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Inside Iowa State, a newspaper for faculty and staff, is published by the Office of University Relations.

March 14, 2008

Recreation project moves forward

by Erin Rosacker

A $52.8 million renovation and construction project moved another step forward March 12. Members of the Special Student Fee and Tuition Committee -- in a unanimous consensus -- will make a recommendation to President Gregory Geoffroy to proceed with the planning and programming phase of the proposed expanded recreation facilities. The committee has representatives from both the administration and the student body.

If Geoffroy agrees, it will move to the Board of Regents, State of Iowa. Warren Madden, vice president for business and finance and chair of the fee committee, said timing is tight to get the issue before the regents while students still are in school. That leaves only the board's April 30-May 1 meeting.

"We hope to get the materials to the president next week so he can review them and make a decision before the regents' March 26 docket deadline," Madden said.

How we got here

After an information campaign that included CyRide ads, Web sites and open forums, the students approved the project. That's an important factor, as it would be fully funded by student fees.

Prior to the online student vote Feb. 25-27, the Government of the Student Body endorsed the recreation plan (17-5-1) on Feb. 13. However, the seven-member editorial board of the Iowa State Daily opposed the plan in a Feb. 22 column, and the Graduate and Professional Student Senate failed to lend its support in a March 3 vote (20-25).

Facebook groups argued both sides of the issue and the Daily posted blog entries on the topic. Ultimately, 52.1 percent of the 6,466 students who took part in the online vote said yes -- a difference of just 263 votes.

"We're all very pleased with the number of students who voted and the comments that we received, and we're really looking forward to continuing to have dialogues with the students," said Mike Harvey, director of recreation services. "I'm sympathetic to the closeness of the vote, and the impact to the students. We try to look at it as not only an investment into their own future, but the future of other students."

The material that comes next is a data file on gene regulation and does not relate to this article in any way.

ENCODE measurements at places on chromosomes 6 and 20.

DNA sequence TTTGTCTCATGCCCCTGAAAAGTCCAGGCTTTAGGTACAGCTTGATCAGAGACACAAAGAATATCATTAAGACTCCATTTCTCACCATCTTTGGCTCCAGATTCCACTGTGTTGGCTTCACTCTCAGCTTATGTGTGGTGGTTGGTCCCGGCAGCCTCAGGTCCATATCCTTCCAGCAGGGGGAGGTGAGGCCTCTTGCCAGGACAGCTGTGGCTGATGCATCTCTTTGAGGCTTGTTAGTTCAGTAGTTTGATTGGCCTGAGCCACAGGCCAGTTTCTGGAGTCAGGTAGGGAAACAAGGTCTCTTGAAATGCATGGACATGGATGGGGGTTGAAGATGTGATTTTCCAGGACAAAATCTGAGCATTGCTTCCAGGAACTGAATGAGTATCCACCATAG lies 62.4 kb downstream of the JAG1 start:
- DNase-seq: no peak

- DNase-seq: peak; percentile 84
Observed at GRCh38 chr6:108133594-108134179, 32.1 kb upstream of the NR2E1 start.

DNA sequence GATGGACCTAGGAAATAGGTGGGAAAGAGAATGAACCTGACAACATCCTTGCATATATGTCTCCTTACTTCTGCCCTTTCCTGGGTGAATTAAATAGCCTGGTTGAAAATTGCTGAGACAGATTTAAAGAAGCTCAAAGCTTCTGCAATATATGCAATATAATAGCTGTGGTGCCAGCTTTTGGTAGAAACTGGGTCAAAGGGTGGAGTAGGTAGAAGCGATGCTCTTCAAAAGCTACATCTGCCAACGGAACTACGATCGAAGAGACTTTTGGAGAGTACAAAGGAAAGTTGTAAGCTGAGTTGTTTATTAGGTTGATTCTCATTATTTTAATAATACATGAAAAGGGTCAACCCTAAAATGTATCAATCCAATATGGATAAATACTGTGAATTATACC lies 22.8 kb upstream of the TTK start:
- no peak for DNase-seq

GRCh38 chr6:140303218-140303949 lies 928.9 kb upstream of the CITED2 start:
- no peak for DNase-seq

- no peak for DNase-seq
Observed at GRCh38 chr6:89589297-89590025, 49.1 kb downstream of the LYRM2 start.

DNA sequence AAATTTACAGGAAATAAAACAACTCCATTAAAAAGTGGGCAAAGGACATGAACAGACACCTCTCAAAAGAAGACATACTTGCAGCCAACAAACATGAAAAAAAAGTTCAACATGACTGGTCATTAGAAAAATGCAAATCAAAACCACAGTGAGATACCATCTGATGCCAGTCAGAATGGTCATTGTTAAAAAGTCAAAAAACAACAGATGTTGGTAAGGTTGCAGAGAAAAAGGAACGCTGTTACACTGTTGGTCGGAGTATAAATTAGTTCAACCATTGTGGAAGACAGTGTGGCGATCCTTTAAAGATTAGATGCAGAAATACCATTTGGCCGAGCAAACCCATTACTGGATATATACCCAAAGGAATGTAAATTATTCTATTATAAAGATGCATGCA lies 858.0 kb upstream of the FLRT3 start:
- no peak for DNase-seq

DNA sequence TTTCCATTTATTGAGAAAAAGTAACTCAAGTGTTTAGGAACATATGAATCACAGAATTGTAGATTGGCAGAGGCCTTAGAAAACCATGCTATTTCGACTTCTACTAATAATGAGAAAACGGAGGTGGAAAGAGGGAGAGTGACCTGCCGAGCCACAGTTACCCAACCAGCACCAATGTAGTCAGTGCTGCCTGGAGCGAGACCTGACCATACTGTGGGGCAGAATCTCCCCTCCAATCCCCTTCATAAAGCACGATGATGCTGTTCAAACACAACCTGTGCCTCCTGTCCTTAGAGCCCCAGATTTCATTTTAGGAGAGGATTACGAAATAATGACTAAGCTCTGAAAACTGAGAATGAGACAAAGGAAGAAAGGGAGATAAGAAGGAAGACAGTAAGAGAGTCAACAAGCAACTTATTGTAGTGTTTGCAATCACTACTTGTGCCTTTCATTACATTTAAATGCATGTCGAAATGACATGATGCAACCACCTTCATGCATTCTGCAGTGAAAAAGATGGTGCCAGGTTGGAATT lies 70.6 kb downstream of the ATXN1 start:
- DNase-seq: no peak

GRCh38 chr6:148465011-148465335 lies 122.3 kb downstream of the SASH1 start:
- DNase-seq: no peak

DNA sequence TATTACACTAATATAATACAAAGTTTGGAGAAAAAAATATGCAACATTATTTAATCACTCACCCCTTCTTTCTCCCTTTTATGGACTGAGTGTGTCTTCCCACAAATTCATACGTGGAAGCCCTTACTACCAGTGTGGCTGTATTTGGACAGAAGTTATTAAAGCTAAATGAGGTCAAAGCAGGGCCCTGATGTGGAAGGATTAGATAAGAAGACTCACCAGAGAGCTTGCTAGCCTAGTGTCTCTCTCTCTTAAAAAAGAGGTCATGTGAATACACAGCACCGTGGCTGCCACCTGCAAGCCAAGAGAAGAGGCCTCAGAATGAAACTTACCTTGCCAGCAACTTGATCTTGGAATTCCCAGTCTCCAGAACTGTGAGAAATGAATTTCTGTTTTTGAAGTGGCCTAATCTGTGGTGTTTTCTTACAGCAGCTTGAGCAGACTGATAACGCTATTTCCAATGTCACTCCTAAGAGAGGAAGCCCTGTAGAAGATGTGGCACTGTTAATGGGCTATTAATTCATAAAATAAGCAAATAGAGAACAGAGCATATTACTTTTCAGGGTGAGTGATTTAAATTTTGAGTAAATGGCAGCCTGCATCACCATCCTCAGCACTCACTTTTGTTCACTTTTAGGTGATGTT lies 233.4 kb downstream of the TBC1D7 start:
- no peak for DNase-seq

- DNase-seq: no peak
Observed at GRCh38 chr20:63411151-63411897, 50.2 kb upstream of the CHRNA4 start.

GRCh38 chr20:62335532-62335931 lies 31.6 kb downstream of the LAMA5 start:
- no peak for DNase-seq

Speculating on the future

If all the approval steps are granted, Harvey said he expects a lot of committee work, along with additional focus groups and open forums. Already, student leaders are combing through feedback students submitted during the voting process.

"I'm excited about the students' involvement to this point and really making it a project about them," Harvey said. "But I'm so much more excited about the potential of their involvement as we move forward."

Some of that committee work and input will go into selecting an architect. Then, Harvey said, they will use the needs assessment and feasibility study to work with the architect on a project, addressing student comments and concerns.

The first part of the project will provide air conditioning in the Lied Recreation Athletic Facility. Ideally, it would be installed after the 2009 Iowa Special Olympics summer games. That's also when students will see the new fee show up on their U-bills. A $20 student fee ($10 in the summer) will be collected each semester until the fall of 2011, when Harvey said the renovation and addition should be "substantially" complete. Then the fee jumps to $107 per semester.

Harvey hopes to engage students during the entire process. Design and sustainability issues will be part of the discussion.

"This is when it really should draw the students in," he said. "Are we doing sustainable, 'green' things? Are we putting in the right things that are usable and practical to them, in the sizes that are going to be appropriate? Are we doing it in a way that we can maintain it for the future?"

Faculty and staff access

Although it would be a student-funded project, the Professional and Scientific Council passed a motion to request continued free access to the west side recreation facilities.

Madden said students will not be asked to pay for the cost of faculty and staff to use the facilities. However, he said the university's benefits committee is looking at developing a wellness program as part of the benefits package -- possibly with the choice of using campus or community facilities.

"One of the models is a program that would permit -- just as we do with some of the benefit choices -- people to make a choice and the benefit plan would pay some or all of the cost. The rationale is that improvement in health would offset the cost of the access to the facilities with lower medical expenses over time," Madden said.


Plans for a $52.8 million recreation project earned approval from the student fee committee, which will make a recommendation to the president to move forward and put the question in front of the Board of Regents, State of Iowa.